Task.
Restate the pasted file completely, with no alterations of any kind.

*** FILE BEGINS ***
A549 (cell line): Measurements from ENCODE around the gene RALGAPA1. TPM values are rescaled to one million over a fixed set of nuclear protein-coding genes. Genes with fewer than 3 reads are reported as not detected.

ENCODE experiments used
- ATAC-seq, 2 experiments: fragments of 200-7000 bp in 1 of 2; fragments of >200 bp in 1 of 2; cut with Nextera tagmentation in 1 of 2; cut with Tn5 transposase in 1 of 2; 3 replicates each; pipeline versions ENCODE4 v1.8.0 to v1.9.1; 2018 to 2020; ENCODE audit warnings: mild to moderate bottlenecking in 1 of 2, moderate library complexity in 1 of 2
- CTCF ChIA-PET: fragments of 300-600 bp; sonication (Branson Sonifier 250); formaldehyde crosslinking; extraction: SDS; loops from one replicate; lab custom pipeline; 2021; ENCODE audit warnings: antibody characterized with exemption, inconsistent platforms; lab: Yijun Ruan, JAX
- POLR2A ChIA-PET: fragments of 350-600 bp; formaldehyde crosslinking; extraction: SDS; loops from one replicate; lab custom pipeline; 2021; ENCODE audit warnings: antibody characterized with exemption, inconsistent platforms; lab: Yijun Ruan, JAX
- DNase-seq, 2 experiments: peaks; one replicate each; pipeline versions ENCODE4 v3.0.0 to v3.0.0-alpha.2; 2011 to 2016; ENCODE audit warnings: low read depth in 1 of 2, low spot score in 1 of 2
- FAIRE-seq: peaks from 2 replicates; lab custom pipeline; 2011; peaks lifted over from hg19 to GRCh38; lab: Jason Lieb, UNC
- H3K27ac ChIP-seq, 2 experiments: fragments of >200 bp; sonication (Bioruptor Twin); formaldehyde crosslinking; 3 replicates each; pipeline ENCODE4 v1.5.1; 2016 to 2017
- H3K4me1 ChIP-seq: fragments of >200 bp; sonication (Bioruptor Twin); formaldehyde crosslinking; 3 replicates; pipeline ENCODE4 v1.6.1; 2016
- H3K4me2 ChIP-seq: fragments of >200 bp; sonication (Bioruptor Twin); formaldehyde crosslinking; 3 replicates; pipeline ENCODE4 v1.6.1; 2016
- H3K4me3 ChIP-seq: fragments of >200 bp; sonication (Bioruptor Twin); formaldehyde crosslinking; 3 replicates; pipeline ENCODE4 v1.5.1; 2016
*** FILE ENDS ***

A549 (cell line): Measurements from ENCODE around the gene RALGAPA1. TPM values are rescaled to one million over a fixed set of nuclear protein-coding genes. Genes with fewer than 3 reads are reported as not detected.

ENCODE experiments used
- ATAC-seq, 2 experiments: fragments of 200-7000 bp in 1 of 2; fragments of >200 bp in 1 of 2; cut with Nextera tagmentation in 1 of 2; cut with Tn5 transposase in 1 of 2; 3 replicates each; pipeline versions ENCODE4 v1.8.0 to v1.9.1; 2018 to 2020; ENCODE audit warnings: mild to moderate bottlenecking in 1 of 2, moderate library complexity in 1 of 2
- CTCF ChIA-PET: fragments of 300-600 bp; sonication (Branson Sonifier 250); formaldehyde crosslinking; extraction: SDS; loops from one replicate; lab custom pipeline; 2021; ENCODE audit warnings: antibody characterized with exemption, inconsistent platforms; lab: Yijun Ruan, JAX
- POLR2A ChIA-PET: fragments of 350-600 bp; formaldehyde crosslinking; extraction: SDS; loops from one replicate; lab custom pipeline; 2021; ENCODE audit warnings: antibody characterized with exemption, inconsistent platforms; lab: Yijun Ruan, JAX
- DNase-seq, 2 experiments: peaks; one replicate each; pipeline versions ENCODE4 v3.0.0 to v3.0.0-alpha.2; 2011 to 2016; ENCODE audit warnings: low read depth in 1 of 2, low spot score in 1 of 2
- FAIRE-seq: peaks from 2 replicates; lab custom pipeline; 2011; peaks lifted over from hg19 to GRCh38; lab: Jason Lieb, UNC
- H3K27ac ChIP-seq, 2 experiments: fragments of >200 bp; sonication (Bioruptor Twin); formaldehyde crosslinking; 3 replicates each; pipeline ENCODE4 v1.5.1; 2016 to 2017
- H3K4me1 ChIP-seq: fragments of >200 bp; sonication (Bioruptor Twin); formaldehyde crosslinking; 3 replicates; pipeline ENCODE4 v1.6.1; 2016
- H3K4me2 ChIP-seq: fragments of >200 bp; sonication (Bioruptor Twin); formaldehyde crosslinking; 3 replicates; pipeline ENCODE4 v1.6.1; 2016
- H3K4me3 ChIP-seq: fragments of >200 bp; sonication (Bioruptor Twin); formaldehyde crosslinking; 3 replicates; pipeline ENCODE4 v1.5.1; 2016